News Analysis |
Nine people were killed across three Indian states, on the 2nd of April, during a protest by Dalits against Indian Supreme Court’s order of dilution of a law that ensured the safety of Dalits. Dalit, meaning “broken/scattered” in Sanskrit and Hindi, is a term mostly used for the castes in India that have been subjected to “untouchability”. They are deemed as a low caste community in India.
The protests spread across the states of Punjab, Haryana, Uttar Pradesh and Madhya Pradesh. India’s law minister, Ravi Shankar Prasad, told reporters that the federal government would petition the court seeking a review of the Court’s ruling.
Dalit school children, also, routinely complain of being mistreated in schools and colleges. Independent India’s constitution, which came into effect in 1950, outlawed the practice of discriminating on the basis of caste.
Caste discrimination, in India, is outlawed but it remains widespread. The genesis of the Supreme Court ruling lay in a case filed by Bhaskar Karbhari Gaikwad, the storekeeper at the Government College of Pharmacy, Karad in Satara district of Maharashtra. The case related to remarks made in the annual confidential report of Gaikwad by his superiors Satish Bhise and Kishor Burade. Bhise and Burade wrote that Gaikwad was inefficient in work and his conduct was not proper. While Gaikwad belongs to one of the Scheduled Castes, his supervisors, who made the comments, were not from the same category. Gaikwad lodged a case in 2006 against Bhise and Burade under the SC/ST Act charging them of making the comments because of his caste and not performance at work.
Ten years later, Gaikwad lodged another FIR naming some other officials who apparently did not take action on his first complaint. The second FIR was against Subhash Kashinath Mahajan, the Maharashtra director of technical education. Responding to the complaint, Mahajan approached the Bombay High Court in order to crush FIR against him. The Bombay High Court suppressed the appeal following which Mahajan approached the Supreme Court, which gave its ruling on March 20 this year.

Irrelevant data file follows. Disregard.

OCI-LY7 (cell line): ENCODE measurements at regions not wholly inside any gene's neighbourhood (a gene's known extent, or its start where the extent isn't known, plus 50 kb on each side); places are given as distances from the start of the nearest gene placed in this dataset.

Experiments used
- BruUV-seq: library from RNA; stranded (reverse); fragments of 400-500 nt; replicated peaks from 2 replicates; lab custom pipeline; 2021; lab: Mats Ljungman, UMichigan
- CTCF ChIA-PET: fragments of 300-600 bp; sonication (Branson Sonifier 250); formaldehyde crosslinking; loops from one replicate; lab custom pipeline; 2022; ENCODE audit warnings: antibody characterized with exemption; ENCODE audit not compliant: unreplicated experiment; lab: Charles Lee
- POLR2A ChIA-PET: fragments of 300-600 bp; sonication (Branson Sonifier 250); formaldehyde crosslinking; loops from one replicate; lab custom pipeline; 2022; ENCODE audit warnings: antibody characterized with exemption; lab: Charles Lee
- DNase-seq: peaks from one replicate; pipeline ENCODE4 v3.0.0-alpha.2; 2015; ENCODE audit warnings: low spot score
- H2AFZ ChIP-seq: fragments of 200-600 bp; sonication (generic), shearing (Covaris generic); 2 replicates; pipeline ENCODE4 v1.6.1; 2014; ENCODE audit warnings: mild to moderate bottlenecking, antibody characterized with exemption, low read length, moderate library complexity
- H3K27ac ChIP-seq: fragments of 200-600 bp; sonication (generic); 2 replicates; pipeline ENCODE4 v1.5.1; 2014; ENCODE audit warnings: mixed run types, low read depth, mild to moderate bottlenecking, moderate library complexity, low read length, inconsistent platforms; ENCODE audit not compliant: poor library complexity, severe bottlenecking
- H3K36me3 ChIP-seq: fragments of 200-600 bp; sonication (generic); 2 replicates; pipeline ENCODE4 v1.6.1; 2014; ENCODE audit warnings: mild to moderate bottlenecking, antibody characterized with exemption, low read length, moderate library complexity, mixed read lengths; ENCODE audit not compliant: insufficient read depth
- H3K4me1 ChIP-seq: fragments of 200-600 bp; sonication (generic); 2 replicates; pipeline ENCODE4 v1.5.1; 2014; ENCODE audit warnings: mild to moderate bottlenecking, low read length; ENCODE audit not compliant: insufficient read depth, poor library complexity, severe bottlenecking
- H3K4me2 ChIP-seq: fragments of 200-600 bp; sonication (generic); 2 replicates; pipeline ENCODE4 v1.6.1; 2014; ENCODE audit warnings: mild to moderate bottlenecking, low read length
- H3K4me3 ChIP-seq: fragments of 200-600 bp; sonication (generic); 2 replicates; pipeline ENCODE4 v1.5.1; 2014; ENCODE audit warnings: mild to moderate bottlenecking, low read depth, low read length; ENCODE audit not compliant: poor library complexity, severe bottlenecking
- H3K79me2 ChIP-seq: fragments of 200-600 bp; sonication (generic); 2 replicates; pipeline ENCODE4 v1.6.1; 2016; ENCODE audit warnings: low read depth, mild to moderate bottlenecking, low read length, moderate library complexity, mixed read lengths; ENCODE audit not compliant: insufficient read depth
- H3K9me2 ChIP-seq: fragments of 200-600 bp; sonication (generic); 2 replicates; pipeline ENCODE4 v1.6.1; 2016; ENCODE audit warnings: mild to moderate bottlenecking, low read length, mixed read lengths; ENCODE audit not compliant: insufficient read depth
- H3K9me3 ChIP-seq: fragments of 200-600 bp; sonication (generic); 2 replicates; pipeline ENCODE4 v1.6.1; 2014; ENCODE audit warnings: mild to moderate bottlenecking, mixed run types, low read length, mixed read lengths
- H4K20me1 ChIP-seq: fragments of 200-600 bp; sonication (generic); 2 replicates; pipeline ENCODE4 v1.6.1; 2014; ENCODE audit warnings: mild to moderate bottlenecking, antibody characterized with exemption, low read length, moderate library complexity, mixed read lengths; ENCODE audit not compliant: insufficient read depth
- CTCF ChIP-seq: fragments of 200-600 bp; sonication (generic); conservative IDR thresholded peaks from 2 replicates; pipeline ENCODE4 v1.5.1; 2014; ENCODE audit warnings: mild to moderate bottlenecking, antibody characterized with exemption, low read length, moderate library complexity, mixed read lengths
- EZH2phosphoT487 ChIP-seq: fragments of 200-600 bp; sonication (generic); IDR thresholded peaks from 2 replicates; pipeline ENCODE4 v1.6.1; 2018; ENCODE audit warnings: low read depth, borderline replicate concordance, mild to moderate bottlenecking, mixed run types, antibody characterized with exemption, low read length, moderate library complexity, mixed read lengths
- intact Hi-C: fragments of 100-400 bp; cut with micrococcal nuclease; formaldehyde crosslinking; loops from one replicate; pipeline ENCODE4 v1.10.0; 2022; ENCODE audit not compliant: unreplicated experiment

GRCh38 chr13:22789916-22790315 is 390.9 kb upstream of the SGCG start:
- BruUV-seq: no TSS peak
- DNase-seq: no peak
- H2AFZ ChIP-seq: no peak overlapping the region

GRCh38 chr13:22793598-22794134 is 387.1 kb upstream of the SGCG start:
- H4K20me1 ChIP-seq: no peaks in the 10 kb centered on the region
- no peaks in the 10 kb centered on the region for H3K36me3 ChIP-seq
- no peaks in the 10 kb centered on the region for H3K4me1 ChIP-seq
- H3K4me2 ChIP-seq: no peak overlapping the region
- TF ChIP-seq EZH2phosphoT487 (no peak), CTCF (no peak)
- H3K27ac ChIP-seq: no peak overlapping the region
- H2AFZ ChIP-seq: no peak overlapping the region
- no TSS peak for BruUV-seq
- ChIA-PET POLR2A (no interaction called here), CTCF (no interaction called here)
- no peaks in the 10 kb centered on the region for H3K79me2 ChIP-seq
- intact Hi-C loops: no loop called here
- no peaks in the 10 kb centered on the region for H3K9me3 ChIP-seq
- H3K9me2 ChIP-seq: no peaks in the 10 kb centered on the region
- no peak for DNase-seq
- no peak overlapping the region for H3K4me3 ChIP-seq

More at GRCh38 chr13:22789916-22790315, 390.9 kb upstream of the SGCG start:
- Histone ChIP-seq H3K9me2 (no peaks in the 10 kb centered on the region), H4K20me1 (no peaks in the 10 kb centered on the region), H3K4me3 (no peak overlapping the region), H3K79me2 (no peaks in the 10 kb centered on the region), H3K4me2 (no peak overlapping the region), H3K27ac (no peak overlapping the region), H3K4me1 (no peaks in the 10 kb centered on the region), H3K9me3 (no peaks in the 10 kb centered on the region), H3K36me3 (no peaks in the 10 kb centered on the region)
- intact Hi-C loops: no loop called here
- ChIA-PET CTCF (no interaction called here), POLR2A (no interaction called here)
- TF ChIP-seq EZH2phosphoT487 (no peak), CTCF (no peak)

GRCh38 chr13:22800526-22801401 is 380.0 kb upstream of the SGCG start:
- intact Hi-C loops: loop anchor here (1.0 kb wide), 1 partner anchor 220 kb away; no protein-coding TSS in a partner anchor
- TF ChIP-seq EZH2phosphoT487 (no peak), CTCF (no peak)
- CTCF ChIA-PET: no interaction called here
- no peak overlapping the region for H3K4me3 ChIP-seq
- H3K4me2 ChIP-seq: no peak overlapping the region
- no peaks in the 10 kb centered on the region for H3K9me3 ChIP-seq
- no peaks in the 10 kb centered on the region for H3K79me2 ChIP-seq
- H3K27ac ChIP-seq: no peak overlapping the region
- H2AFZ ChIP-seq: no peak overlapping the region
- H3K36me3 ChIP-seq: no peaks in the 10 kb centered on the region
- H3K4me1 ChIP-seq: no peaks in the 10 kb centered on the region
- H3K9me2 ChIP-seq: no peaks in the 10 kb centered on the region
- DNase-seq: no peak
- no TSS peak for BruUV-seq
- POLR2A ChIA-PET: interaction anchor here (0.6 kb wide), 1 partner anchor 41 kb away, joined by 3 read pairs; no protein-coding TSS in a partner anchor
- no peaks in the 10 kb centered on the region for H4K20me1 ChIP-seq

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In the backdrop of these incidents, SC has issued a ruling consisting of 10 points related to the arrest of the accused persons. One of them is, “if the accused is a government servant, it is mandatory for the police, the Supreme Court said, to seek permission from higher authorities/recruiting authority for the arrest of the person in cases filed under the SC/ST Act. If the accused is not a government official, the Supreme Court ruled, permission from SSP is mandatory for making arrest in the case registered under the SC/ST Act.”
Thousands of Dalits came out against SC ruling claiming that that the top court’s order dilutes the law further. Dalits are considered as un-touchable community and assigned with certain jobs including cleaning the toilets. They are not allowed to go to temples and access religious text. The grievances and demands should be addressed by the Indian government. India, by exerting brutality on its own people, people, is challenging India’s secularism.
Dalit, meaning “broken/scattered” in Sanskrit and Hindi, is a term mostly used for the castes in India that have been subjected to “untouchability”. They are deemed as a low caste community in India.
Likewise, India has continued brutality in Indian occupied Kashmir and violating human rights.. The plight of innocent Kashmiris may not be silenced through Indian suppression. The recent killing of 9 Dalits will encourage them to raise their voices for their rights even more. Though Modi’s government is considering revising the SC ruling, the final decision is yet to be implemented.
Read more: Indian caste war continues as Dalits are illegally detained
Caste system is bone of contention in Indian society. The dalits are at the lowest in Hinduism’s caste hierarchy and for a long time they have been marginalized and forced to perform only certain jobs, considered menial by other castes. These include skinning dead animal carcasses and cleaning toilets. Last week, a dalit man was killed by upper caste villagers because he owned and rode a horse, long considered a status symbol in rural India.
Dalit school children, also, routinely complain of being mistreated in schools and colleges. India’s constitution, which came into effect in 1950, outlawed the practice of discriminating on the basis of caste. Over the years, stringent laws were put into place to deter the practice. Yet caste-based and religious discrimination continues to haunt India’s rhetoric of secularism.